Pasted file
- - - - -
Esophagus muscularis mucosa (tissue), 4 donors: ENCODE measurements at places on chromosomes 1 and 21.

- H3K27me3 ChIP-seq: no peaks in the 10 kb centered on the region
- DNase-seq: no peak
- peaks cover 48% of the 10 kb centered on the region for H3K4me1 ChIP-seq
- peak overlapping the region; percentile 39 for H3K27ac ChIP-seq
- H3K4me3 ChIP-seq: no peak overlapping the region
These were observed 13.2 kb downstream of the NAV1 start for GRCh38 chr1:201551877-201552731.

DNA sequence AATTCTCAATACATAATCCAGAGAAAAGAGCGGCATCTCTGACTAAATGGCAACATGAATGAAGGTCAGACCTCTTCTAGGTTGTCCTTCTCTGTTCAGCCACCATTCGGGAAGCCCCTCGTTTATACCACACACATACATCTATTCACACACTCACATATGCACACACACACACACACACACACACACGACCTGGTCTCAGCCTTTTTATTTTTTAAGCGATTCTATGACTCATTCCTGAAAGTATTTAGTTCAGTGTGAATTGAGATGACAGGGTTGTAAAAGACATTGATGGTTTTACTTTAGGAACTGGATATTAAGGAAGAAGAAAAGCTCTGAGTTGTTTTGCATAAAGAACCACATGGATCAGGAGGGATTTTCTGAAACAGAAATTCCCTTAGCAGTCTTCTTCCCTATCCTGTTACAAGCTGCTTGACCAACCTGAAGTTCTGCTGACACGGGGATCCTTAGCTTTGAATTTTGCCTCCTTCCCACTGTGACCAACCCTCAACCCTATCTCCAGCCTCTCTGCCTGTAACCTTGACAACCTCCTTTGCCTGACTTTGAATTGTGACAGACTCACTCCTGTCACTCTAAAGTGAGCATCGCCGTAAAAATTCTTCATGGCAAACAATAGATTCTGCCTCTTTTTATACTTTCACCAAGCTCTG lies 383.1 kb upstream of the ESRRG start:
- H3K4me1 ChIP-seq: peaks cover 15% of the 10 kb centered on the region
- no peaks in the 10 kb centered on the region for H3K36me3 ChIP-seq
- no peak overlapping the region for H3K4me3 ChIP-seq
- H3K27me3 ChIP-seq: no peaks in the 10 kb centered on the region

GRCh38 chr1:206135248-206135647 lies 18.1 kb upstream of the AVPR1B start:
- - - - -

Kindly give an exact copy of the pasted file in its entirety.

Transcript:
Esophagus muscularis mucosa (tissue), 4 donors: ENCODE measurements at places on chromosomes 1 and 21.

- H3K27me3 ChIP-seq: no peaks in the 10 kb centered on the region
- DNase-seq: no peak
- peaks cover 48% of the 10 kb centered on the region for H3K4me1 ChIP-seq
- peak overlapping the region; percentile 39 for H3K27ac ChIP-seq
- H3K4me3 ChIP-seq: no peak overlapping the region
These were observed 13.2 kb downstream of the NAV1 start for GRCh38 chr1:201551877-201552731.

DNA sequence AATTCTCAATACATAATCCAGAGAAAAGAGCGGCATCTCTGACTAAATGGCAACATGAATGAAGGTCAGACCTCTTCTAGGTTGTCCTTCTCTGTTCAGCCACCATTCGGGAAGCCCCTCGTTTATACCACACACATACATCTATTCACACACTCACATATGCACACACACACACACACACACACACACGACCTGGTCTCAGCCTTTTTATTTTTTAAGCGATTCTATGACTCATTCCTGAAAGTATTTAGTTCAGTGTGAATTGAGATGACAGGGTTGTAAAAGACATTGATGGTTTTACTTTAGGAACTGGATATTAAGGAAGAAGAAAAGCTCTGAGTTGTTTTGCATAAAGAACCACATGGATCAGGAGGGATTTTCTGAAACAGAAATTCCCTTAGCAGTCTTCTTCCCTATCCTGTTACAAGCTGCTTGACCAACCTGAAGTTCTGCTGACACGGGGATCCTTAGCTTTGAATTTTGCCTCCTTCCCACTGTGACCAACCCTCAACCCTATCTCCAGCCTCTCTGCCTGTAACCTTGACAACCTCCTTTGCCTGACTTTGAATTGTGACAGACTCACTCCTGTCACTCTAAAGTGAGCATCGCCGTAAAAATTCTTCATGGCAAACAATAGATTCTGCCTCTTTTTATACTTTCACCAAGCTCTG lies 383.1 kb upstream of the ESRRG start:
- H3K4me1 ChIP-seq: peaks cover 15% of the 10 kb centered on the region
- no peaks in the 10 kb centered on the region for H3K36me3 ChIP-seq
- no peak overlapping the region for H3K4me3 ChIP-seq
- H3K27me3 ChIP-seq: no peaks in the 10 kb centered on the region

GRCh38 chr1:206135248-206135647 lies 18.1 kb upstream of the AVPR1B start: